Gamer? My theory is that hobbyist geeks (gamers like us) tend to force a relation between themselves and scientific minds because both parties can sometimes live reclusive and socially awkward lifestyles, and also because intellectuals are generally admired by society during their adult years, whereas gamers are still usually seen as lazy and indolent. Because of the former, the temptation to adopt the latter is more prevalent. Albert Einstein used to piss his pants because he was too busy solving an equation, whereas I pissed myself because I was too busy wearing down that 2+ million HP boss. Score! We're so much alike! This is obviously something not exclusive to geek lifestyles. Plenty of people constantly associate themselves with other sources of admiration, whether or not they have a direct connection to that source. The truest form of this could be considered nationalism -- feeling a sense of pride for the accomplishments of individuals sharing your national identity and/or country of origin. If a term for this kind of behavior exists, I don't know it, so I'm just going to make one up for the sake of this study: Michael-Phelps-ism. It actually rolls right off the tongue, when you say it quickly. So the Michael-Phelps-ism regarding gamers/comic lovers and science geeks carries a rather obvious distinction. A hobbyist geek is someone who typically adopts pastimes and means of entertainment that are not only manageable without any sort of social interaction but also sometimes encourage it. The term "single player" is difficult to find in other avenues besides gaming. This is why the general public will often shy away from these hobbies (at least for now), no matter how fun they are. Plenty of evidence exists to back up the assumption that these hobbies can and will become mainstream eventually, but for the sake of this study, let us all agree that we're still the minority here. An intellectual geek, on the other hand, is someone who dedicates the majority of their personal time to study within one or several scholarly and scientific fields. Yes, this lifestyle often doesn't require anything past solitude as well, and sometimes encourages it, but we must not forget that it's easy to be a gamer, whereas it takes a lot of hard work to be a genius. Just because they have one or two things in common does not make them directly linked to each other. To sink down to my natural level here, I have a penis that works fairly well, but I'm not going to even pretend I could handle being a porn star, even if we have the same equipment. Therefore, I humbly tip my hat to the Bob McHawks and Richard McCrackins of the world and openly admit that they can do what I cannot. Just because I'm American doesn't mean I get to pat myself on the back for World War II. I may be ambidextrous, but that doesn't mean I can feel gratification over any of Shigeru Miyamoto's accomplishments. You get the idea. This was his reaction after Hamza and Niero invited me to join Dtoid. You'd think that would be enough, right? To many of you out there, I'm stating something as obvious as "birds fly, fish swim." But because hobbyists find a lot of comfort and validation in relating the effort it takes to play a game to the effort it takes to learn differential calculus, as well as the lifestyles associated with them, people will often ignore common sense to protect their reassuring views. Since critical thinking and deductive reasoning shatter these views, and since I love ruining people's blissful assumptions about life, I figured I'd take this a step further and gather some hard evidence. As stated before, I proposed two questions to the people at E3, be they exhibitors or attendees. The first set of questions were basic trivia that any typical gamers would know. Some examples: - In the popular puzzle game Portal, what are the two colors that your portals appear in? - What is the name of the main protagonist in Metal Gear Solid for the original PlayStation? - What is the common term for the diving suit-clad behemoths in the game BioShock? I know, these questions make you smack your forehead. You have to remember, though, that to know them requires us to be somewhat steeped in gaming culture -- especially if we've never played these games before. So anyone who doesn't really care about gaming (i.e. our parents), won't know what the hell a "Big Daddy" is ... besides some mothers, but that's a different story. On the flip side, however, I also asked these same people basic trivia that anyone mildly knowledgeable in the sciences would know. These are questions that the average person might forget by the time they exited high school but that an intellectual would know due to their learned lifestyle and the proximity of their peers. Examples are: - What is Newton's third law of motion? - What is the measure of acceleration of Earth's gravity? - What does the acronym "DNA" stand for, and what are the names of its four nucleotides? I know, some of you are smacking your foreheads again. But I must remind you that, while some of us gamers have retained this knowledge from our school days (those currently in grade school need not apply), the majority of people in the world require general scientific knowledge in the same sense that someone in New York City requires a car to get to work. If it's not necessary to get on with life at its most basic level, most individuals won't bother giving a shit. If I can't add or subtract in 2012, I'm pretty screwed, but if I can't name every element on the Periodic Table, what concern is that of mine? This fact is only more prevalent when I tally up the results of my E3 experiment. Gamers might know what this is from, but they sure as shit don't know what it means. I asked a total of 193 people one of the 15 questions in both categories. Why 193? Because I was at E3 doing the whole journalism thing -- going to appointments, demoing games, interviewing people, etc. -- thus I didn't have a lot of time to indulge this little experiment of mine. And because 194 can kiss my ass. We're not on good terms. Of the 193 people, 176 of them answered the "hobbyist" question correctly. Oddly enough, the most missed question was the one pertaining to the portal colors ... even though the answer is on the cover of Portal 2. Eh, people are weird. Among those same individuals, only 36 answered the "intellectual" questions correctly. The most commonly missed question of this category: Approximately how old is the planet Earth, according to modern science? Good thing Neil deGrasse Tyson doesn't read gaming blogs. He'd probably be a bit disappointed at that result, especially considering the common geek's love for time travel and planetary matters. So what does all this mean? Well, essentially, they are not us and we are not them. As much as we love to consider ourselves the same as the weird, quirky academic champions who the majority of the world respects, we simply have less in common with them than we like to assume. The necessary fundamentals that make up a gamer and a genius are just too different. It doesn't take smarts to be a gamer, any more than it takes dexterity to be a theoretical physicist. This is also not an asthma inhaler, even though lungs are involved. It's not difficult for one to see how such a misconception can exist, though. Plenty of us gamers are old and passionate enough to have had childhoods where we were constantly criticized and belittled for our geeky hobbies on a regular basis. It only makes sense that plenty would develop the habit of looking at venerated scholars who likely suffered similar childhoods and thinking, "He too was teased yet ended up awesome. I must be as well." Also, at one point, the very nature of science fiction (before it became more mainstream) appealed to the aspiring scientific minds of the future, regarding what they could eventually accomplish and create. So some of what we gamers love today did previously appeal mainly to actual bookworms. Unfortunately, that just doesn't seem to be the case these days. Now, the expected thing for me to do here is go off on anyone who consistently falls into this habit of misguided association. As easy as that would be (plus, I think I sort of already did it at the head of this feature), that's not really the point of this article. Feeling some small sense of pride for other people's accomplishments -- though a bit dishonest -- doesn't really hurt anyone. In fact, most athletes enjoy a good fan club (it usually results in a higher paycheck). No, I'm not here to be a complete dick by calling everyone out on their bullshit; I'm here to be a half-dick by proving that their bullshit is indeed bullshit. I merely wanted to uncover a particular aspect of the gamer/geek identity, and, what the hell, I also wanted to provide a bit more perspective on the constituents of this young and ever-growing industry. My theories are indeed still theories, and there's no way for me to prove exactly why gamers act the way they do most of the time. But I do think I've provided some decent evidence that we're not so much like the inquisitive individuals who we revere so much and a lot more like the basic, average folks whom we attempt to distinguish ourselves from. We just happen to enjoy a relatively unpopular pastime at the moment, that's all. Get rid of the gaming paraphernalia, and you can fill in the blank with anything. Finally, before any of you ask, "If your goal was to affiliate gamers with 'normal' people, then why didn't you ask the general population these same questions?" That wasn't my goal, though I did consider that. I then thought to myself, "Wait a minute, what if the walking accidents at the Pinkberry and Apple Store know the correct answers to the science questions?" A lot of gamers would probably find that rather depressing, including myself. In fact ... if you'll excuse me, I need to go Google whatever the fuck Newton's third law is.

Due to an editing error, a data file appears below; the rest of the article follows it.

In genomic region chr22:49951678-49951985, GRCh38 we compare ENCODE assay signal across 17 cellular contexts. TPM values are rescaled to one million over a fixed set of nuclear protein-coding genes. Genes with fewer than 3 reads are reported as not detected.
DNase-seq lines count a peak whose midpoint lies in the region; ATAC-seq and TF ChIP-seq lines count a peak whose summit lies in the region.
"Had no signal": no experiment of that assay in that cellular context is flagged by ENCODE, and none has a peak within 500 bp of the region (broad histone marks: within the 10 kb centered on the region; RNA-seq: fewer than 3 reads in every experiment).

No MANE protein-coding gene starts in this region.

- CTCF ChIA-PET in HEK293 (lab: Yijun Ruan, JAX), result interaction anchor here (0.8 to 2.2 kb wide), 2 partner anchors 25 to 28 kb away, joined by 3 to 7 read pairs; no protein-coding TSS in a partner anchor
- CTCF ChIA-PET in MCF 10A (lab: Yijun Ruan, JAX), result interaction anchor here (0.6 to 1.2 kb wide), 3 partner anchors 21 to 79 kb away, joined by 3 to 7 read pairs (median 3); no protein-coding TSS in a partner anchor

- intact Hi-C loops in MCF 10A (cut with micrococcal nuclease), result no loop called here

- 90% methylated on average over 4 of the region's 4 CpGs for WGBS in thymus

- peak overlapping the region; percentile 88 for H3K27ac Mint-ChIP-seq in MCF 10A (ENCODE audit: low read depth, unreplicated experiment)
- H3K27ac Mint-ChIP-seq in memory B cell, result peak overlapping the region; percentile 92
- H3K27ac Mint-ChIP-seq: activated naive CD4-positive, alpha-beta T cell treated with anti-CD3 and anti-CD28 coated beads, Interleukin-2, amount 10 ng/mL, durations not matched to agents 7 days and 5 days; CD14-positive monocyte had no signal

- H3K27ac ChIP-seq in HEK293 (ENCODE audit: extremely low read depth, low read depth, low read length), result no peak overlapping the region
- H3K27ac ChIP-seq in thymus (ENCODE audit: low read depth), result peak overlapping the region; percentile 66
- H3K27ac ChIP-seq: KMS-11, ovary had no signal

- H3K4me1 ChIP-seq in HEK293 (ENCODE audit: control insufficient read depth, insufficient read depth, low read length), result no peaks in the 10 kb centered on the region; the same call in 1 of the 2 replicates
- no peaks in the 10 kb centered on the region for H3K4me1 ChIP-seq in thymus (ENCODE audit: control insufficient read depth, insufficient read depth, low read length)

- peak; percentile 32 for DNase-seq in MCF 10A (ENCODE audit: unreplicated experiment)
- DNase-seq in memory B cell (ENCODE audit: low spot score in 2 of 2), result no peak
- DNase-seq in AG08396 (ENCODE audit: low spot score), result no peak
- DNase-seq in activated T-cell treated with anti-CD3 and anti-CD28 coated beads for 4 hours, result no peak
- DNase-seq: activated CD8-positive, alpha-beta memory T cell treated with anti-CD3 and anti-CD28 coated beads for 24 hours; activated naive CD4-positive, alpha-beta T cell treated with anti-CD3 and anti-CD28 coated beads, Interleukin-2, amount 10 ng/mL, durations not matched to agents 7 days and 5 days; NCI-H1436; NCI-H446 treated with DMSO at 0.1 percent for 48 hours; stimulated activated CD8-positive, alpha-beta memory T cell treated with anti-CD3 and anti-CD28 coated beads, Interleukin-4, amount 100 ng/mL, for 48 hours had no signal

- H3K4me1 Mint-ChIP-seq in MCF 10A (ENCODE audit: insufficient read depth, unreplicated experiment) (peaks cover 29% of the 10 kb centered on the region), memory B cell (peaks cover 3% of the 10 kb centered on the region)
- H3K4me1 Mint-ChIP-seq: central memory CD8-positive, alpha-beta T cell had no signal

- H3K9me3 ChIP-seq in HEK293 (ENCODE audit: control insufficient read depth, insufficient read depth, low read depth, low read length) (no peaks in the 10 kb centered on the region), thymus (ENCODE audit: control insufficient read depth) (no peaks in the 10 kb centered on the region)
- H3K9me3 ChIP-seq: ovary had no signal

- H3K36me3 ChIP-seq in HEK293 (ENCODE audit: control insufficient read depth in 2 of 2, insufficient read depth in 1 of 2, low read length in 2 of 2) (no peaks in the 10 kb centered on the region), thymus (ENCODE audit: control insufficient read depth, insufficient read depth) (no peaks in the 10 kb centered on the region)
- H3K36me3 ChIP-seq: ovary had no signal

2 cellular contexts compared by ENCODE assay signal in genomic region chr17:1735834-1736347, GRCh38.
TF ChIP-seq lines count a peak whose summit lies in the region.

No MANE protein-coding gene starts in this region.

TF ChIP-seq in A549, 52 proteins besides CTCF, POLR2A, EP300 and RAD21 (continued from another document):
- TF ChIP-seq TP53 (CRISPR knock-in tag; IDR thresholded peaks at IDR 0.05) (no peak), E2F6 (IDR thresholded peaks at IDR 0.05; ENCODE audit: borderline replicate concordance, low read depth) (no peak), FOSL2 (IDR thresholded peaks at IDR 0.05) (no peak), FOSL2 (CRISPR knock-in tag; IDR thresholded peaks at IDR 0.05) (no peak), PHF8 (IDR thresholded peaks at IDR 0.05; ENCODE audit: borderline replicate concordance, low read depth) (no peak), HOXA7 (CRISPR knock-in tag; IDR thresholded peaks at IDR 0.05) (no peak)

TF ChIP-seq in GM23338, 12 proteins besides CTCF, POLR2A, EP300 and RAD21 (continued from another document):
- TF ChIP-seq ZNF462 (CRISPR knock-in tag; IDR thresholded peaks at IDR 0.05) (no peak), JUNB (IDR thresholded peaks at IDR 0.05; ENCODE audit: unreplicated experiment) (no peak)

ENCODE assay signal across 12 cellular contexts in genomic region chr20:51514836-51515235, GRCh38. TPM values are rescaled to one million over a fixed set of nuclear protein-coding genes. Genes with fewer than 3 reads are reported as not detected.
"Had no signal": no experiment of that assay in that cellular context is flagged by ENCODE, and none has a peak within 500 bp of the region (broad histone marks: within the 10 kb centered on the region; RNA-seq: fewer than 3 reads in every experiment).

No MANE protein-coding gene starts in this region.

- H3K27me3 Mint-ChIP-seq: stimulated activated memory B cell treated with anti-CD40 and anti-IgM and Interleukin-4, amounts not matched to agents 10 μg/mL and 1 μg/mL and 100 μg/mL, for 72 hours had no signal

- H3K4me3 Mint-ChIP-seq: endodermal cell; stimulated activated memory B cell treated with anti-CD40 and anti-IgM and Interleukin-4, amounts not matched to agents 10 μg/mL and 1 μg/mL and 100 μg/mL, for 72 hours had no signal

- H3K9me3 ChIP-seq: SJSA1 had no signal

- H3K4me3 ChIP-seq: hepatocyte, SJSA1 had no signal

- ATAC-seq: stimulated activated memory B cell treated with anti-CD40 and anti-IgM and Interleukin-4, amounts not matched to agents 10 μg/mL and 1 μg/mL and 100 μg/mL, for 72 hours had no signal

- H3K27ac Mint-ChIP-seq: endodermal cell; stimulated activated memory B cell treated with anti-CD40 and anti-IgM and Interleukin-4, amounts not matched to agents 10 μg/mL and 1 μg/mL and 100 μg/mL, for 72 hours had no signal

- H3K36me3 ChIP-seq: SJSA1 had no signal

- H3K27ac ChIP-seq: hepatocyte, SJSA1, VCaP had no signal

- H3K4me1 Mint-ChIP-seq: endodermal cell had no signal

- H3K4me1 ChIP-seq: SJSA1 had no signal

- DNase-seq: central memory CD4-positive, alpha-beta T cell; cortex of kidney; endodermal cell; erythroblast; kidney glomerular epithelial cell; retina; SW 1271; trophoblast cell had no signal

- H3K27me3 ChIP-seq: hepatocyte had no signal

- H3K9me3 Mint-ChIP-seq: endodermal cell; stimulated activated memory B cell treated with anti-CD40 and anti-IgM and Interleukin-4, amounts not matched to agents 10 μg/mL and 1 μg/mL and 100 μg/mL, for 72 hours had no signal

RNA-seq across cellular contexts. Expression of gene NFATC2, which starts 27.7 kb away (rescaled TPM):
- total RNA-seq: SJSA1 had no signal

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The one thing that has always bugged me the most about sports is the use of the word "we." As in, "We won!" No, you didn't win, John Sofaturd from Nothingsville, Ohio. You didn't do anything except sit on your ass and obtain ...